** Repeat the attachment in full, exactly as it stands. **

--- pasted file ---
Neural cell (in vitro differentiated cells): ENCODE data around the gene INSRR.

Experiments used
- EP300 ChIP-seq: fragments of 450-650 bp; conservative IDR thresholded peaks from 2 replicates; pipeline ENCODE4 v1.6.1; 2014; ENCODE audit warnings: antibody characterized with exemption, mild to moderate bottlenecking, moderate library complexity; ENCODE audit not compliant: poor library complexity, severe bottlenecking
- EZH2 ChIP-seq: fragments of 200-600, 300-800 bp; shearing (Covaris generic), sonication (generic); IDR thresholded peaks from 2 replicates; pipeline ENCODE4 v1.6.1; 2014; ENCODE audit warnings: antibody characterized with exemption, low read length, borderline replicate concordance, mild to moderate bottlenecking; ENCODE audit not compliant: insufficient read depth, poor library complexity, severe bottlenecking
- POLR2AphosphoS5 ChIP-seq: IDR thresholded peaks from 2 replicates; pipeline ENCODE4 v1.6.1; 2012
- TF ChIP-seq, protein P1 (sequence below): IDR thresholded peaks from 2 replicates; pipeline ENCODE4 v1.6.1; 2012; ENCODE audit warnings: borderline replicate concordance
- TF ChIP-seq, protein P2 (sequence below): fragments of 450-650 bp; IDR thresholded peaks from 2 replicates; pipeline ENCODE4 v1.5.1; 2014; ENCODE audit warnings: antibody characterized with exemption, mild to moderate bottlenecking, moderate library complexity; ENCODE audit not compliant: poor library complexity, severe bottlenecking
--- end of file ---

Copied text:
Neural cell (in vitro differentiated cells): ENCODE data around the gene INSRR.

Experiments used
- EP300 ChIP-seq: fragments of 450-650 bp; conservative IDR thresholded peaks from 2 replicates; pipeline ENCODE4 v1.6.1; 2014; ENCODE audit warnings: antibody characterized with exemption, mild to moderate bottlenecking, moderate library complexity; ENCODE audit not compliant: poor library complexity, severe bottlenecking
- EZH2 ChIP-seq: fragments of 200-600, 300-800 bp; shearing (Covaris generic), sonication (generic); IDR thresholded peaks from 2 replicates; pipeline ENCODE4 v1.6.1; 2014; ENCODE audit warnings: antibody characterized with exemption, low read length, borderline replicate concordance, mild to moderate bottlenecking; ENCODE audit not compliant: insufficient read depth, poor library complexity, severe bottlenecking
- POLR2AphosphoS5 ChIP-seq: IDR thresholded peaks from 2 replicates; pipeline ENCODE4 v1.6.1; 2012
- TF ChIP-seq, protein P1 (sequence below): IDR thresholded peaks from 2 replicates; pipeline ENCODE4 v1.6.1; 2012; ENCODE audit warnings: borderline replicate concordance
- TF ChIP-seq, protein P2 (sequence below): fragments of 450-650 bp; IDR thresholded peaks from 2 replicates; pipeline ENCODE4 v1.5.1; 2014; ENCODE audit warnings: antibody characterized with exemption, mild to moderate bottlenecking, moderate library complexity; ENCODE audit not compliant: poor library complexity, severe bottlenecking